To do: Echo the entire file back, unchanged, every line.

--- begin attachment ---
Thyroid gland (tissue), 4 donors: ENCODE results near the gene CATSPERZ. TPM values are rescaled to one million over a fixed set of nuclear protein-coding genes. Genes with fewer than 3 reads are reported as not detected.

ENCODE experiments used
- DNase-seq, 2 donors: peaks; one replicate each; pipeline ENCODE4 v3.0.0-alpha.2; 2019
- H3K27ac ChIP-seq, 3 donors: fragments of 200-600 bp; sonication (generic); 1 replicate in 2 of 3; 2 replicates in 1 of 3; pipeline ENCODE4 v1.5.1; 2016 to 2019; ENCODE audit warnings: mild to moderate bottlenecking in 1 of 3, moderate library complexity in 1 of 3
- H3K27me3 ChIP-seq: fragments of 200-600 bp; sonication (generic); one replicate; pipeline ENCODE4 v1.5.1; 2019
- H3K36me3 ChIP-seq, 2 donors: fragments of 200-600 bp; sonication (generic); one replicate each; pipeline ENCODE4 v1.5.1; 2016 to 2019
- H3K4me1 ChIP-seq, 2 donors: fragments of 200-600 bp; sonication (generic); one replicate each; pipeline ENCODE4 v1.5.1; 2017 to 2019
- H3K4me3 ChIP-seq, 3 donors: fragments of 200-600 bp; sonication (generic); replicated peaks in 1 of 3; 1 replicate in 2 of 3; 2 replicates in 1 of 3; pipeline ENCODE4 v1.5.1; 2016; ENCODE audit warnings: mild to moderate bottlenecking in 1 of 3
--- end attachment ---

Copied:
Thyroid gland (tissue), 4 donors: ENCODE results near the gene CATSPERZ. TPM values are rescaled to one million over a fixed set of nuclear protein-coding genes. Genes with fewer than 3 reads are reported as not detected.

ENCODE experiments used
- DNase-seq, 2 donors: peaks; one replicate each; pipeline ENCODE4 v3.0.0-alpha.2; 2019
- H3K27ac ChIP-seq, 3 donors: fragments of 200-600 bp; sonication (generic); 1 replicate in 2 of 3; 2 replicates in 1 of 3; pipeline ENCODE4 v1.5.1; 2016 to 2019; ENCODE audit warnings: mild to moderate bottlenecking in 1 of 3, moderate library complexity in 1 of 3
- H3K27me3 ChIP-seq: fragments of 200-600 bp; sonication (generic); one replicate; pipeline ENCODE4 v1.5.1; 2019
- H3K36me3 ChIP-seq, 2 donors: fragments of 200-600 bp; sonication (generic); one replicate each; pipeline ENCODE4 v1.5.1; 2016 to 2019
- H3K4me1 ChIP-seq, 2 donors: fragments of 200-600 bp; sonication (generic); one replicate each; pipeline ENCODE4 v1.5.1; 2017 to 2019
- H3K4me3 ChIP-seq, 3 donors: fragments of 200-600 bp; sonication (generic); replicated peaks in 1 of 3; 1 replicate in 2 of 3; 2 replicates in 1 of 3; pipeline ENCODE4 v1.5.1; 2016; ENCODE audit warnings: mild to moderate bottlenecking in 1 of 3